You may want your hair thicker, higher or longer – after all black women have done intricate and elaborate things with their hair forever – but until recently we haven’t had many options to do that while still showing off our own hair textures. Black women are not the only people who perm, dye, bleach, straighten or enhance their hair with extensions. “People are going to want extensions and solutions just as women of different ethnicities look for extensions as solutions but our solutions are limited in what they look like,” says Ugo. That was before brands like hers joined the market, selling ponytails and clip-in extensions that mimic 3C-4C curl patterns, giving you room to experiment with different lengths and styles while still celebrating your own natural hair textures. 

Take what you need and do what you want

The ugly side of the natural hair discussion has often policed Black women who still choose to alter or tuck away their hair textures but that’s not what this is. “Within Africa,” Tendai says, “extensions have always been part of the roster of black women and black men’s hair. It’s a part of our styling. It’s a part of our tradition. It’s a part of our self-expression. And so I think, the policing of it, whether it be that you’re policing people for trying to look Naomi-Campbell-straight, whether it be that you police people with afros, all of the policing just kind of needs to go.”

This isn’t another article shouting at you to “go natural” or guilt-tripping you for your hair choices which constantly teeter a delicate line between the imperial and the indigenous. Yes, racialisation and the violence it came with have changed how black women see their hair textures and a whole industry is thriving off the back of it. Yes, we should acknowledge that and understand how we got here. But on the other side of that acknowledgment and understanding, there is a freedom that deserves to be embraced. Instead of negotiating an internal conflict of choosing between extensions that seem more or less natural – or textures that seem more or less ‘black’ – we should be liberated by the choice we have, finding freedom in the options available to us and the potential for the versatility they bring.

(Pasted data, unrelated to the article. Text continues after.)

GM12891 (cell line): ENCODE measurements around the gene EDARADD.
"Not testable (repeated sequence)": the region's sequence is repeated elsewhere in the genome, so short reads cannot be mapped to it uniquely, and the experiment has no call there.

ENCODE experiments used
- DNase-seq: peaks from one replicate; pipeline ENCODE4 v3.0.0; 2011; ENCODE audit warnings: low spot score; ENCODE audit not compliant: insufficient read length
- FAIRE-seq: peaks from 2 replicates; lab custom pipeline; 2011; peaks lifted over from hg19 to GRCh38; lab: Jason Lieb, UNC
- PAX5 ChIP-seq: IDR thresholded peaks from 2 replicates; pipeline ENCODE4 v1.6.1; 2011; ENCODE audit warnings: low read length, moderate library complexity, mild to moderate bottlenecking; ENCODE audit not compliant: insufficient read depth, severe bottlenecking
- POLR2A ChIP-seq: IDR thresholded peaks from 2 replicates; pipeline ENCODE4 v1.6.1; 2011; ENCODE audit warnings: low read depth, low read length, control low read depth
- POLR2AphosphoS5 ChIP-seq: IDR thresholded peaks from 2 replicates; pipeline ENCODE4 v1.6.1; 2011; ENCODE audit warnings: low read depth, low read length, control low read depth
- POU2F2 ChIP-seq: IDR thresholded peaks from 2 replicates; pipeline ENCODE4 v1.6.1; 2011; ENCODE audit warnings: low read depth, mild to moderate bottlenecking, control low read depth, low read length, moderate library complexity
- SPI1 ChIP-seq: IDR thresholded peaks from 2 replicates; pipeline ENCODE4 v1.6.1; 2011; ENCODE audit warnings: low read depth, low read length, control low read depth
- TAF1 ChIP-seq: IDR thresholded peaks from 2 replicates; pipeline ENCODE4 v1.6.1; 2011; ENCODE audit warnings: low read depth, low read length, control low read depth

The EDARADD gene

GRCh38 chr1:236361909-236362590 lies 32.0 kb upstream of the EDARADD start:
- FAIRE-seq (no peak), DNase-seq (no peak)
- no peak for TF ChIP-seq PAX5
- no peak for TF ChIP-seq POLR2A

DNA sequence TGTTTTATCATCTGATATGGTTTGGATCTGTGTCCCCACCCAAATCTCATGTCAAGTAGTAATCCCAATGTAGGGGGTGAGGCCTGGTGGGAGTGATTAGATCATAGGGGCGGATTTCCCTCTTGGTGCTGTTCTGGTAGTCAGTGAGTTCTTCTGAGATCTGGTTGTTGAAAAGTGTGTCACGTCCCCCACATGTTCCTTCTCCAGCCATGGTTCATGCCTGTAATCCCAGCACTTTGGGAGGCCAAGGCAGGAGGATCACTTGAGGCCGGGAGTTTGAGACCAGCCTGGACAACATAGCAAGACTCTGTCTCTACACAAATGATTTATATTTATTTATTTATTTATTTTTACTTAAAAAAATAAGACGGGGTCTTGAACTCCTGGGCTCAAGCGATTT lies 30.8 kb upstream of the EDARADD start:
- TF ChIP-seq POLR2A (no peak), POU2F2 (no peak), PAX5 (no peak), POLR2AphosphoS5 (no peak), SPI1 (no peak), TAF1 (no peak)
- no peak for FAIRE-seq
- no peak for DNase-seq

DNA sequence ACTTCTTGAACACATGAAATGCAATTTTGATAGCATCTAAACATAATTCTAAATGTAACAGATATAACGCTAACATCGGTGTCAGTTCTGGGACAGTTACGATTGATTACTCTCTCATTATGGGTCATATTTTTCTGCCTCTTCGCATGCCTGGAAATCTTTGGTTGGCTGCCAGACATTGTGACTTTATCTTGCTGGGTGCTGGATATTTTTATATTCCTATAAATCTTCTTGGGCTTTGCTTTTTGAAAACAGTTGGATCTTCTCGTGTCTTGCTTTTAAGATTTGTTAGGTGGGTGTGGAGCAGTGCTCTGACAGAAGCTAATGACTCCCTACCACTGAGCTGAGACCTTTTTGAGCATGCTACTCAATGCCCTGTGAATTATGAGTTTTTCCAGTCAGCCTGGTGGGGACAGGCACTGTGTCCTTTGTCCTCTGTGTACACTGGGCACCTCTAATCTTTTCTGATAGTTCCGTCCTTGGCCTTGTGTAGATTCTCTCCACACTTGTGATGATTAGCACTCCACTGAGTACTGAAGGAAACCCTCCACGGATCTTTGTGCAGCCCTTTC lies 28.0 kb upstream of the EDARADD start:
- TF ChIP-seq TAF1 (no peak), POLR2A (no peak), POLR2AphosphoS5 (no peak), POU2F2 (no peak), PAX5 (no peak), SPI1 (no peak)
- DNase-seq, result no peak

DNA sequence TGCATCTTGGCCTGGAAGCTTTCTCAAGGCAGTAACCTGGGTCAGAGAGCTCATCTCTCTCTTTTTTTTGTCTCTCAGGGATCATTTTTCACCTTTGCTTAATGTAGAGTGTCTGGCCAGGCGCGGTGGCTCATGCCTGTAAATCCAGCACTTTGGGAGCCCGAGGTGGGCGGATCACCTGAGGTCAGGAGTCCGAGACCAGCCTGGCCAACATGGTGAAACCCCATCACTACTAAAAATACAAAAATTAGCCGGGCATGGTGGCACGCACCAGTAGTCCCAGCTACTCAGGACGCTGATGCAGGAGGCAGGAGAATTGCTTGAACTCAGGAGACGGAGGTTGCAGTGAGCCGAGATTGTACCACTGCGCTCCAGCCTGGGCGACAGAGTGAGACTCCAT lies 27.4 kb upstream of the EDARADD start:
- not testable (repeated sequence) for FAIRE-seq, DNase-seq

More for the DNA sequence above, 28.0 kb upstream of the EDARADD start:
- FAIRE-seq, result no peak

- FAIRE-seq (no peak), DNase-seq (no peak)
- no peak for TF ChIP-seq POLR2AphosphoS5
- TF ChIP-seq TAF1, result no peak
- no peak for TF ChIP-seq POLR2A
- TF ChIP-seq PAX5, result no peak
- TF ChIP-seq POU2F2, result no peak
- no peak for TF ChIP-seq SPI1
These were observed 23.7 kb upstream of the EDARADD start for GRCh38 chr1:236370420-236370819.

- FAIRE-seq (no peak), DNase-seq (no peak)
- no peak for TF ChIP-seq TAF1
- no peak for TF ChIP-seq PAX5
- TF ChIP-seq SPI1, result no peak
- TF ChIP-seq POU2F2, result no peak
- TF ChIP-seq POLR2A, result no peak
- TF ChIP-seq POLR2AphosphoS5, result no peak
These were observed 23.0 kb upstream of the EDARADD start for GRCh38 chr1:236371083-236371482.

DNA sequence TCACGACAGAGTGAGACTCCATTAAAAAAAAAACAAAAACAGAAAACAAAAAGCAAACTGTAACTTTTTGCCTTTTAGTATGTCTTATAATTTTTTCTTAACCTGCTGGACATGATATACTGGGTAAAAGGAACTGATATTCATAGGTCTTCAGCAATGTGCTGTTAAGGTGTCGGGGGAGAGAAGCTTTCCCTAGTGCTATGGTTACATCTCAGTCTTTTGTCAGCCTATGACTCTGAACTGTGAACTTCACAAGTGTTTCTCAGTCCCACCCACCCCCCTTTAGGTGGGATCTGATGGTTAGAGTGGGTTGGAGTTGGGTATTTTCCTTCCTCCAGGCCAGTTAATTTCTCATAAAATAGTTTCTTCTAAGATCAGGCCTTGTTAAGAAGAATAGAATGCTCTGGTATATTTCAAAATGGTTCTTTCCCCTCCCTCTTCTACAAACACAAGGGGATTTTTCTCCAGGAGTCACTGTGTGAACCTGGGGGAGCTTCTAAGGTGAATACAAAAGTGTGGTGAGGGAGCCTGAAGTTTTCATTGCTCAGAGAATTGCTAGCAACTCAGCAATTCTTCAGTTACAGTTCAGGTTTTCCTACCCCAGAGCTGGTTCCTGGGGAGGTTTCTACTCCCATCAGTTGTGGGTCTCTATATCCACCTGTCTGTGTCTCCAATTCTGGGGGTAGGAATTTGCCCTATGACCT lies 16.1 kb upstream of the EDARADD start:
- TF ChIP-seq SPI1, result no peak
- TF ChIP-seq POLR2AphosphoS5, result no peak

Each day, week, or month where we choose to style and re-style our hair, we are making choices about beauty standards we wish to foreground, but in a space whose frontiers are defined by our shared experiences as black women. In a 2017 essay, Dina Yerima writes that “The postcolonial subject is one whose life is rife with contradictions.” Hair and beauty are no exception. To decenter whiteness from our personal relationships with our hair in the midst of the choices we now have requires us to think about hair textures beyond how “white” they are. Self-expression for black women should be able to exist at all points of the texture and length spectrums without policing, with an understanding (and even an appreciation) that we exist in this weird space within postcolonial contradictions that can’t be easily teased apart or completely undone. 

There is a beauty in being able to talk about our unique experiences of extensions, braids, wigs and everything in between with other black women who share them. There is learning that happens here. For example, the fact that black hair is more sensitive to manipulation is a case for why you might want to keep it tucked away under wigs or woven into extensions. 

For as long as hair and beauty conversations are tinged with shame, policing, secrecy and ignorance, it will always have its limits. There will always be value in learning more about the hair we grow, the hair we choose and the symbolic value of both, particularly for black women who are having to constantly re-learn how to see their hair as beautiful. There is no reason why this can’t be done while also restoring freedom to hairstyling and giving room for preferences that aren’t solely governed by a desire to look white, even when extensions are involved.

Hairstyling trends are increasingly globalised but the phenomenon is more multidirectional than is often recognised. Non-black people take hair cues from us too and there are borrowings across the board. Hair is one of the most versatile bits of the human body and extensions, in all their forms, are likely to remain a part of that conversation for everyone with follicles. The history of extensions, and other forms of hair augmentation, is one that is diverse and shared. The sooner the hair police recognise that the sooner black women may be given room to truly be free in the individual hair decisions that they make. 

Image Credits/RUKA Hair

Ore Ogunbiyi is a reporter at The Economist, a writer and an author. She co-wrote “Taking Up Space: The Black Girl’s Manifesto for Change”.